Rain in the Mountains, Day Eleven
What is Rain in the Mountains?
Today up in Capitol Forest, on a road to a correctional facility, we broke out ‘the rig’. This was the full dialogue configuration — one new truck, driven by Sean Curtis, welder of ‘the rig’, pulling the ‘prop truck’, an almost-classic Ford that is the movie’s ubiquitous vehicle.
I’m in the back of the old Ford with Jameson, the sound guy. We have to press ourselves to one side to stay out of the shot. Joel and Christine are in the hot seat (more like the cold seat this chilly morning), directing, slating and filming from the rig platform itself. In the bed of Sean’s truck are crew members Danny Brunell and Matt Hayden, drafted into holding the lights steady while the cars snake up the remote road. Taking the rear in this procession, AD Lillian Parker drives ‘the frog,’ the green Subaru station wagon that holds all the gear, warning lights flashing.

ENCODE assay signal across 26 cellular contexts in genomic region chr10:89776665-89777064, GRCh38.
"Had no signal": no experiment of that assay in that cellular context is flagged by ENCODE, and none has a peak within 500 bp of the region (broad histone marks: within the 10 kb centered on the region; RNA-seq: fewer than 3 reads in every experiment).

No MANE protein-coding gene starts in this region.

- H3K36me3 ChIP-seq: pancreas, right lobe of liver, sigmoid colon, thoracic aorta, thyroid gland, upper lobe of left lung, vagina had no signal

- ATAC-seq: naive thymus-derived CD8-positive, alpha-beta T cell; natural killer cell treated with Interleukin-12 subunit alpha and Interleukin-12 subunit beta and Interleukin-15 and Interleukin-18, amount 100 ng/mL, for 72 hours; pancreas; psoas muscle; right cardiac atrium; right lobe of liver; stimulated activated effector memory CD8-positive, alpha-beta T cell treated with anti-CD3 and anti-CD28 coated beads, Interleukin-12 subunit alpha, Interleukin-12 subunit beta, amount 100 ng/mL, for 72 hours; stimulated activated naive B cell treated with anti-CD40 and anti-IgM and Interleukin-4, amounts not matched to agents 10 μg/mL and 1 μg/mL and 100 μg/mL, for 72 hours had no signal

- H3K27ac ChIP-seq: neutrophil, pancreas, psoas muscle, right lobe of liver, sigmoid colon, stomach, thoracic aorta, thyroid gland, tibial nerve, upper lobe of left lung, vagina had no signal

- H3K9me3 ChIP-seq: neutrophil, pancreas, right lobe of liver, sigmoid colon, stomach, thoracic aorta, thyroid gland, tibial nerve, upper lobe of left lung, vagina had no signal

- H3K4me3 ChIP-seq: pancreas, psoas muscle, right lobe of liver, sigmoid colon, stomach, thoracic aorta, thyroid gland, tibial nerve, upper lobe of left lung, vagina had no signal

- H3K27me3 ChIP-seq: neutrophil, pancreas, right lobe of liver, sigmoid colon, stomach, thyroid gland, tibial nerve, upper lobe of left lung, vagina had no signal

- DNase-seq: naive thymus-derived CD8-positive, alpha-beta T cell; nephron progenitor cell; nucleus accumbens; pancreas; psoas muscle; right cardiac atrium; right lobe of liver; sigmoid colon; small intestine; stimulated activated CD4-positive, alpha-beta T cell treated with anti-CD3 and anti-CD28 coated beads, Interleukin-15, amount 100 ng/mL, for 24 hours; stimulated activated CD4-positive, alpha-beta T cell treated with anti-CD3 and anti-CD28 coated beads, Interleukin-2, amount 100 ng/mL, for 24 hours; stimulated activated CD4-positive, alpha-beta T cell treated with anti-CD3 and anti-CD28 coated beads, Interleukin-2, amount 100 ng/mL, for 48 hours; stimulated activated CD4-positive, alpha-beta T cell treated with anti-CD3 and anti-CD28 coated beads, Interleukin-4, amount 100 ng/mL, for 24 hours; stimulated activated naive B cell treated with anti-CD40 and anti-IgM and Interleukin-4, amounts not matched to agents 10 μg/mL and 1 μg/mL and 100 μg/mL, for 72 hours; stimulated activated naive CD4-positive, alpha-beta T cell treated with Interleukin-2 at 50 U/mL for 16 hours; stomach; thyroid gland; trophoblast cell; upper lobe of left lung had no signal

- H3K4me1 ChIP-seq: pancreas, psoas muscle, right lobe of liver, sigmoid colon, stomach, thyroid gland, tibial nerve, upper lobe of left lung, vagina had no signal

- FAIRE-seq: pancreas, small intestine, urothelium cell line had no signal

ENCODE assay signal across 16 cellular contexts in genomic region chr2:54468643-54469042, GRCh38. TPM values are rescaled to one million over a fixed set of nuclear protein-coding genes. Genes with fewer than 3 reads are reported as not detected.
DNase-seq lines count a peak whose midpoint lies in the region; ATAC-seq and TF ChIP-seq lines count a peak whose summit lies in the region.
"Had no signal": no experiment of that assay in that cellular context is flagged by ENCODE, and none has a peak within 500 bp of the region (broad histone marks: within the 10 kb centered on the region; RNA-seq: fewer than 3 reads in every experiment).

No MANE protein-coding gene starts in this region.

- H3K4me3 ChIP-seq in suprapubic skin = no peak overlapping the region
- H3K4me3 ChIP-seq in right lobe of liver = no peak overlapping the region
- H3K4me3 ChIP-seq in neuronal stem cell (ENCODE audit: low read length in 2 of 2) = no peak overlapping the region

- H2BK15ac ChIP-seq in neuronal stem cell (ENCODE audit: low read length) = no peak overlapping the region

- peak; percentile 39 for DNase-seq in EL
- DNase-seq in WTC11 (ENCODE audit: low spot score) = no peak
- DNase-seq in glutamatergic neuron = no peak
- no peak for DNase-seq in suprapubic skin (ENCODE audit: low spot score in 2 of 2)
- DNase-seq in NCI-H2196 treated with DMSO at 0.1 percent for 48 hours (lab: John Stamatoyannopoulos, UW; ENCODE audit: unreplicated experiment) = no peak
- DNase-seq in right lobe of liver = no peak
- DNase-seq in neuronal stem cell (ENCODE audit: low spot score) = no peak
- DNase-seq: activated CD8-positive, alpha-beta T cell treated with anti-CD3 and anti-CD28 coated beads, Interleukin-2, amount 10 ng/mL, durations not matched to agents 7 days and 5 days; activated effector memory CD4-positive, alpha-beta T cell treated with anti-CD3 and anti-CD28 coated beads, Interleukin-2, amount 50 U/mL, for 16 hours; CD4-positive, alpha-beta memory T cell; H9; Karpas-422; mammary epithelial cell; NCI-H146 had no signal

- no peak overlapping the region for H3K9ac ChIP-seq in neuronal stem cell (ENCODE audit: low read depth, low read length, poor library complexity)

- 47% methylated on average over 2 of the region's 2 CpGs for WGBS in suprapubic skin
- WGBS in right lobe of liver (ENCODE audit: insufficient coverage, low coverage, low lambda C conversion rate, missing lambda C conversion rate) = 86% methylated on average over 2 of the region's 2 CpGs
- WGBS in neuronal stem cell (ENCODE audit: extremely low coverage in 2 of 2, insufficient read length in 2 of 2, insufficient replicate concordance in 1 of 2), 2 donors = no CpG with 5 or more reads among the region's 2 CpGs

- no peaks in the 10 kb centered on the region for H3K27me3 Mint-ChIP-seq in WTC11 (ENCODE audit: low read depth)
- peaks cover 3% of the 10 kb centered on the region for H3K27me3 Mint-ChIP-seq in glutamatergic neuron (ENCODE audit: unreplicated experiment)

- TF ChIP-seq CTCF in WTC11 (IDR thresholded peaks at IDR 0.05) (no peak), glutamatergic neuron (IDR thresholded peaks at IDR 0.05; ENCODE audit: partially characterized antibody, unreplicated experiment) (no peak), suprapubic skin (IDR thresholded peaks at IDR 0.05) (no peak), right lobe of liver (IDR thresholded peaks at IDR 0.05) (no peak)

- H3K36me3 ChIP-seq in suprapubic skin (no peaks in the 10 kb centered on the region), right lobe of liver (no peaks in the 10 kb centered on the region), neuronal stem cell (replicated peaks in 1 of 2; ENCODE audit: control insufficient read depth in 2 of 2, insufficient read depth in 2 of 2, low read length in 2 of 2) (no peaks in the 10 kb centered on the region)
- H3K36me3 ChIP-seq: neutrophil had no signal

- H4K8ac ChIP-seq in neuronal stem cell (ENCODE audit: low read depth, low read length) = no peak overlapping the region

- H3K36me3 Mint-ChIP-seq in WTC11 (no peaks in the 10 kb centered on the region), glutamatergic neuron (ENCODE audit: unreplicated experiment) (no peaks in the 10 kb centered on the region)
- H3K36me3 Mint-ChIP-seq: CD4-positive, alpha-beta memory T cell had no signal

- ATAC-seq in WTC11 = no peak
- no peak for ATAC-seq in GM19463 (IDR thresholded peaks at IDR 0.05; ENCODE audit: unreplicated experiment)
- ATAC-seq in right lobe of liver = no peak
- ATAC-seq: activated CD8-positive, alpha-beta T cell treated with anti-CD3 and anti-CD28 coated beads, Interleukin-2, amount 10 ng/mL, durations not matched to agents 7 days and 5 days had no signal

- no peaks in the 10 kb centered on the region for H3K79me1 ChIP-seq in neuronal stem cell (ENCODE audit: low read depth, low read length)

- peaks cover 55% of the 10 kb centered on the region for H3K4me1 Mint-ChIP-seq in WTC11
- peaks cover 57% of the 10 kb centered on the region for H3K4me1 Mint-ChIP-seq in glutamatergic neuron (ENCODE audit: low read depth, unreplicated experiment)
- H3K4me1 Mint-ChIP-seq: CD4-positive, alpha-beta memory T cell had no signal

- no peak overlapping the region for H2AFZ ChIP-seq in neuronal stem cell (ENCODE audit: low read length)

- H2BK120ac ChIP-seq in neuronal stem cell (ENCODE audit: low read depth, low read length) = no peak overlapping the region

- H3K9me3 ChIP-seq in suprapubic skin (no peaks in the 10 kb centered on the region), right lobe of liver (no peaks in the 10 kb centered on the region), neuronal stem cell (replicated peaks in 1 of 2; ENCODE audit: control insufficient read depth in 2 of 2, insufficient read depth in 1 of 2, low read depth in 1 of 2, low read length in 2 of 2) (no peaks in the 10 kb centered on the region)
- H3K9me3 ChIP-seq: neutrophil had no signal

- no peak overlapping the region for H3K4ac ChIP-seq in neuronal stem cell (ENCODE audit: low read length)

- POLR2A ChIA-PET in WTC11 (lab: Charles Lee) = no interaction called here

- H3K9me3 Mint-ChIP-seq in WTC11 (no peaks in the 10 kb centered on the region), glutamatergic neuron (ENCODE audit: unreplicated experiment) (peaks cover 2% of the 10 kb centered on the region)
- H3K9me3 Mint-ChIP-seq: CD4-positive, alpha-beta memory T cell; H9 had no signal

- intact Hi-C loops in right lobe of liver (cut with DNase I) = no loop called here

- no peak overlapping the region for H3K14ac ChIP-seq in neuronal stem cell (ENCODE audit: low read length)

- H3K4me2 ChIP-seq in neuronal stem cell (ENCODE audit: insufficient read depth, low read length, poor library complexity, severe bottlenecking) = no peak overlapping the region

Our first trip up is going great. Steve and Nick have already nailed several shots in one or two takes. Suddenly, in the middle of a take, I hear Danny screaming his lungs out from the back of Sean’s truck, “Cut! Cut! Fire!”
Danny and Matt quickly snuff out the fire with all the blankets that are handy. Acrid smoke sizzles up from the generator’s exhaust. A busload of prisoners drives by, glimpsing the strange scene. Danny, much more calmly than I could’ve done, moves a full gas can from the danger zone to the back of the old truck. Joel ties the wooden noise-dampening box, char black at the burn point, on top of ‘the frog’, his parents’ green station wagon that has been the shoot’s utility vehicle.
The rest of the morning Jameson has to make due with some extra generator noise, but we’re all grateful nothing really bad happened.
(The smoke coming out of the generator is not visible in the below pictures but is in this video clip.)
I’ll attempt to post about the movie at least once every two days. Keep checking back to follow the progress of the film. I’ve tried to gloss most of the terminology — try moving your mouse over acronyms like ‘AD’ or words like ‘ubiquitous’. The pictures, likewise, have mouse-over captions. If you see anything else that needs explaining, leave a note in the comment section below.